females are perceived as being
similar or equivalent.
Treat relatives on one side just
like on other-symmetrical.
“aunt” applies to father’s sister
and mother’s sister without
distinguishing which side.
E.g. !Kung & N. America
In North American bilateral
kinship there is often matrilineal
skewing: a preference for relatives
on the mother's side.
What are the Features of a Bilateral Kindred?
Everyone is different, sibs excepted
Changes as grow older
Does not function as a group except at weddings and funerals
Functions in relation to ego
Little generational depth
No leader
Does not hold property, organize work or administer justice i.e.
does not function as a corporate group
Besides the recognition of consanguineal kin or blood relatives
there are Affinal relatives or those related by way of marriage
Ambilineal descent
lineage traced through one parent or another, but
not both
People choose the descent group that to belong to.
Since each generation can choose which parent to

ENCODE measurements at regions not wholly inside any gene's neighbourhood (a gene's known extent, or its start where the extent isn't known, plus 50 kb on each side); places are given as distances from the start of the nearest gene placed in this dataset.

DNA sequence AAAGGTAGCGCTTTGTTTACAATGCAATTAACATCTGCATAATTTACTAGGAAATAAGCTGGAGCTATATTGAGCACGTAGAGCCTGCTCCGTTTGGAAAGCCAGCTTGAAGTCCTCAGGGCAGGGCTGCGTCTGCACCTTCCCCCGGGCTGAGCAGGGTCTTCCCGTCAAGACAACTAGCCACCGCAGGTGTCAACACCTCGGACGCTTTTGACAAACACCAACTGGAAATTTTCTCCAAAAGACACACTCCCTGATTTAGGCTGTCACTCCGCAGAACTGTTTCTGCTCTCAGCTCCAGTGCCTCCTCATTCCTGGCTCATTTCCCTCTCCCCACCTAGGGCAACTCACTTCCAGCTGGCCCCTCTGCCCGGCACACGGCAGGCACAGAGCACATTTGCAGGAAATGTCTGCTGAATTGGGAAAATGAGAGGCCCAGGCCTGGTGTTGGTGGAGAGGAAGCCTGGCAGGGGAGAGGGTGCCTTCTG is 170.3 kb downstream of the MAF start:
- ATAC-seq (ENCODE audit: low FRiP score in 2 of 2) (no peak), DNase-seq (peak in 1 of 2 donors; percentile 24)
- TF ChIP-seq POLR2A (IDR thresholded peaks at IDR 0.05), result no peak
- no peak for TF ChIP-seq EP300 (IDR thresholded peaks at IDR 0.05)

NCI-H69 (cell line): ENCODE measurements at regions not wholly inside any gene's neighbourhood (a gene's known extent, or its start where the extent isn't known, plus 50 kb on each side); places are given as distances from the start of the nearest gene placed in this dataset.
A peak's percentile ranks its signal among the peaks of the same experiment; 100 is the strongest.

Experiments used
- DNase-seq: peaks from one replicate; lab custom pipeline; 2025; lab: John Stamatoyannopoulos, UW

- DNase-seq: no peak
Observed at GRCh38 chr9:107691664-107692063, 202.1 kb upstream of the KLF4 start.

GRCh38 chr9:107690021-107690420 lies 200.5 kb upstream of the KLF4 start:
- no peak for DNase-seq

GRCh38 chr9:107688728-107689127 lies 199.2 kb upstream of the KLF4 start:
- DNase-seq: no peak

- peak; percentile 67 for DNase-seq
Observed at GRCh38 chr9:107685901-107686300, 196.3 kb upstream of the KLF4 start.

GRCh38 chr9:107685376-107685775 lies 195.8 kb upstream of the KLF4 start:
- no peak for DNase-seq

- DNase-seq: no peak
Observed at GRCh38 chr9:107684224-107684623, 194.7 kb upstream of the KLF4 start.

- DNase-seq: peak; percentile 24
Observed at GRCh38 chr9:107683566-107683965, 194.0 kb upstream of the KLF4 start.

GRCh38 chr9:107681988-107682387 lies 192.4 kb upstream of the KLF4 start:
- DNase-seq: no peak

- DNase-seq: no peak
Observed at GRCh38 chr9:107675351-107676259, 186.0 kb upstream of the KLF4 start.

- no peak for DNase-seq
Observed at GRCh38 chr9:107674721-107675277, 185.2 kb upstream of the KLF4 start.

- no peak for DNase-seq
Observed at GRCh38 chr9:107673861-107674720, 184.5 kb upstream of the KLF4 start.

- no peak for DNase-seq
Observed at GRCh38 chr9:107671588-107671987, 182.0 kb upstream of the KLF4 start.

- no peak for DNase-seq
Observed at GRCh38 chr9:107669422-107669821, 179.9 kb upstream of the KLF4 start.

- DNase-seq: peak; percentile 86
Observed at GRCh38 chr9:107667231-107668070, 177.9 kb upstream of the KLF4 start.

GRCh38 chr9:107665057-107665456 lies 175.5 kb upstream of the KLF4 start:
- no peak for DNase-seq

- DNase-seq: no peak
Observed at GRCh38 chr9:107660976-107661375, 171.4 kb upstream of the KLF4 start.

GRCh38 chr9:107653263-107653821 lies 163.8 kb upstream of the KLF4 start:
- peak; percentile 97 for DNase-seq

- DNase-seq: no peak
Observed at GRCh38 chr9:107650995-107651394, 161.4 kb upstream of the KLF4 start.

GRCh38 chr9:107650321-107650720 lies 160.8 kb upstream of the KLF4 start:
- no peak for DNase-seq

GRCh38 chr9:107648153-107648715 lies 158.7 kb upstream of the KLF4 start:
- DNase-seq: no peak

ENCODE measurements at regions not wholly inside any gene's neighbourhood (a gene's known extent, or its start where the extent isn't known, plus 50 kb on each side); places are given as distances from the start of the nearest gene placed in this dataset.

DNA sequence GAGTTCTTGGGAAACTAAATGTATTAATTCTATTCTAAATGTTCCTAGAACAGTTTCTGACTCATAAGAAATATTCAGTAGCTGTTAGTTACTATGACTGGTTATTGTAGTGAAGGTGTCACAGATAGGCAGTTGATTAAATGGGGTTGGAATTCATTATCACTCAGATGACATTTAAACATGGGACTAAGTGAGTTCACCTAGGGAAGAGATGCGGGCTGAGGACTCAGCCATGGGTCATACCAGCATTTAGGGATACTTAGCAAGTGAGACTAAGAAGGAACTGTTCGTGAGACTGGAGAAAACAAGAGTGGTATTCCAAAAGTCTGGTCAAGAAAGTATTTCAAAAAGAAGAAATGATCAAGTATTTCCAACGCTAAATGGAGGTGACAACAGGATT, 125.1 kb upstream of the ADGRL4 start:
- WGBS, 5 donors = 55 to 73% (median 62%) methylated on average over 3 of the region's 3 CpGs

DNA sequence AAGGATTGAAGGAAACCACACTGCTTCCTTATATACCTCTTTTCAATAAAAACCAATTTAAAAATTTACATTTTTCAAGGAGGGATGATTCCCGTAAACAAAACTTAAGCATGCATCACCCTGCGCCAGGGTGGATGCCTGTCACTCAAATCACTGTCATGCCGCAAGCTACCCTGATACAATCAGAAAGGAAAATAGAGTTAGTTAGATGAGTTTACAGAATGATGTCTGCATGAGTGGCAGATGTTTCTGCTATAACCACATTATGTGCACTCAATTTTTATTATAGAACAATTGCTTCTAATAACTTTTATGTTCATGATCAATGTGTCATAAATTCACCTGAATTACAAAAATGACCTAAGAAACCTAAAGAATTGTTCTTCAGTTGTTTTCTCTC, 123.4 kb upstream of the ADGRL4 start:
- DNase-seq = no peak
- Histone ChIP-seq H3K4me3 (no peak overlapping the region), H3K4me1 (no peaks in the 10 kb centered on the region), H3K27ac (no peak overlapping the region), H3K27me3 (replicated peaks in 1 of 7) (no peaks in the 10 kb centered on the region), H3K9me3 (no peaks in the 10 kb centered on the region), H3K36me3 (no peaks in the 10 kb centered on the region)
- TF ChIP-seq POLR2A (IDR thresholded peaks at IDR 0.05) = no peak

trace descent through, a family line may be
patrilineal in one generation and matrilineal in the
choosing one side over the other often has to do
with the relative importance of each family.
ambilineal descent is flexible in that it allows
people to adjust to changing family situations.
E.g. when a man marries a woman from a
politically or economically more important family,
he may agree to let his children identify with their
mother's family line to enhance their prospects
and standing within the society.
Double descent
lineage traced through both parents equally
 every individual is a member of his or her
mother's matrilineage and father's
As a result, everyone, except siblings
potentially have a unique combination of
unilineal family lines
Usually groups take on complementary
functions in relation to each other.
For example, among the Yako of Nigeria,
patrilineages are important for the allocation
and inheritance of land, while matrilineal
groups determine the ownership of movable
property such as cattle.
 Lineage
- Individuals can trace
ties to an actual
common ancestor
 Economic
• Property ownership
• Labor sharing
What is a Clan?
A non-corporate descent group with each member claiming
descent from a common ancestor without actually knowing the
genealogical links
depends on symbols - animals, plants, tartans etc to provide
social solidarity and a sense of identity
one is expected to give protection and hospitality to one's fellow
clan members
acts more for ceremonial and political purposes
lacks residential unity of a lineage
 may be matrilineal or patrilineal
 does not hold tangible property corporately
Assumed/believed relationship between clans
Ceremonial and political importance